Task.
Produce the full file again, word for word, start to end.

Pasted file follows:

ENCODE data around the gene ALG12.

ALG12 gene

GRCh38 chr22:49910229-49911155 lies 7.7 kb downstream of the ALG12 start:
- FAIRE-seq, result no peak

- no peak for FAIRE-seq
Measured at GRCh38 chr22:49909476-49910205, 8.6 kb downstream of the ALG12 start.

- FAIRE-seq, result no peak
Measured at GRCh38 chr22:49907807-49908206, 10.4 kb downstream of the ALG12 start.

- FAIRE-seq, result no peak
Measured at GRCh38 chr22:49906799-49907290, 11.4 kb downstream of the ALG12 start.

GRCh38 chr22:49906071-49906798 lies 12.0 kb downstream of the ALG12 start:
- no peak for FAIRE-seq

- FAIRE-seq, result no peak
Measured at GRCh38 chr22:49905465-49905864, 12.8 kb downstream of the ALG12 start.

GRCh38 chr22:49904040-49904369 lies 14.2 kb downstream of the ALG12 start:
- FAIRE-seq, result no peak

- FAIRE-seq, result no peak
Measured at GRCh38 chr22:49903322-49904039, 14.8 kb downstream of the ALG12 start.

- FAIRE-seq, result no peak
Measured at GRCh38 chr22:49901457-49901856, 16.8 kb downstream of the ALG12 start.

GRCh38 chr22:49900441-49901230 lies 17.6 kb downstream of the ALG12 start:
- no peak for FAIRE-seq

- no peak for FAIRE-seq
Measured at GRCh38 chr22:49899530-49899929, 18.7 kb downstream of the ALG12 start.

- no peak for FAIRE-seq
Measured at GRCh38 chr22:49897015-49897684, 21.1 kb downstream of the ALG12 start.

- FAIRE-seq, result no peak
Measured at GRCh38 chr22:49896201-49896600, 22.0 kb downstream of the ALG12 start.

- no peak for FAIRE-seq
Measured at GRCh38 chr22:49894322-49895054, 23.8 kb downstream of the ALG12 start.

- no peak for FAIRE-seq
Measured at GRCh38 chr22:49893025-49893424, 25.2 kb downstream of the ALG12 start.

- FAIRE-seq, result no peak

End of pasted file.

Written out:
ENCODE data around the gene ALG12.

ALG12 gene

GRCh38 chr22:49910229-49911155 lies 7.7 kb downstream of the ALG12 start:
- FAIRE-seq, result no peak

- no peak for FAIRE-seq
Measured at GRCh38 chr22:49909476-49910205, 8.6 kb downstream of the ALG12 start.

- FAIRE-seq, result no peak
Measured at GRCh38 chr22:49907807-49908206, 10.4 kb downstream of the ALG12 start.

- FAIRE-seq, result no peak
Measured at GRCh38 chr22:49906799-49907290, 11.4 kb downstream of the ALG12 start.

GRCh38 chr22:49906071-49906798 lies 12.0 kb downstream of the ALG12 start:
- no peak for FAIRE-seq

- FAIRE-seq, result no peak
Measured at GRCh38 chr22:49905465-49905864, 12.8 kb downstream of the ALG12 start.

GRCh38 chr22:49904040-49904369 lies 14.2 kb downstream of the ALG12 start:
- FAIRE-seq, result no peak

- FAIRE-seq, result no peak
Measured at GRCh38 chr22:49903322-49904039, 14.8 kb downstream of the ALG12 start.

- FAIRE-seq, result no peak
Measured at GRCh38 chr22:49901457-49901856, 16.8 kb downstream of the ALG12 start.

GRCh38 chr22:49900441-49901230 lies 17.6 kb downstream of the ALG12 start:
- no peak for FAIRE-seq

- no peak for FAIRE-seq
Measured at GRCh38 chr22:49899530-49899929, 18.7 kb downstream of the ALG12 start.

- no peak for FAIRE-seq
Measured at GRCh38 chr22:49897015-49897684, 21.1 kb downstream of the ALG12 start.

- FAIRE-seq, result no peak
Measured at GRCh38 chr22:49896201-49896600, 22.0 kb downstream of the ALG12 start.

- no peak for FAIRE-seq
Measured at GRCh38 chr22:49894322-49895054, 23.8 kb downstream of the ALG12 start.

- no peak for FAIRE-seq
Measured at GRCh38 chr22:49893025-49893424, 25.2 kb downstream of the ALG12 start.

- FAIRE-seq, result no peak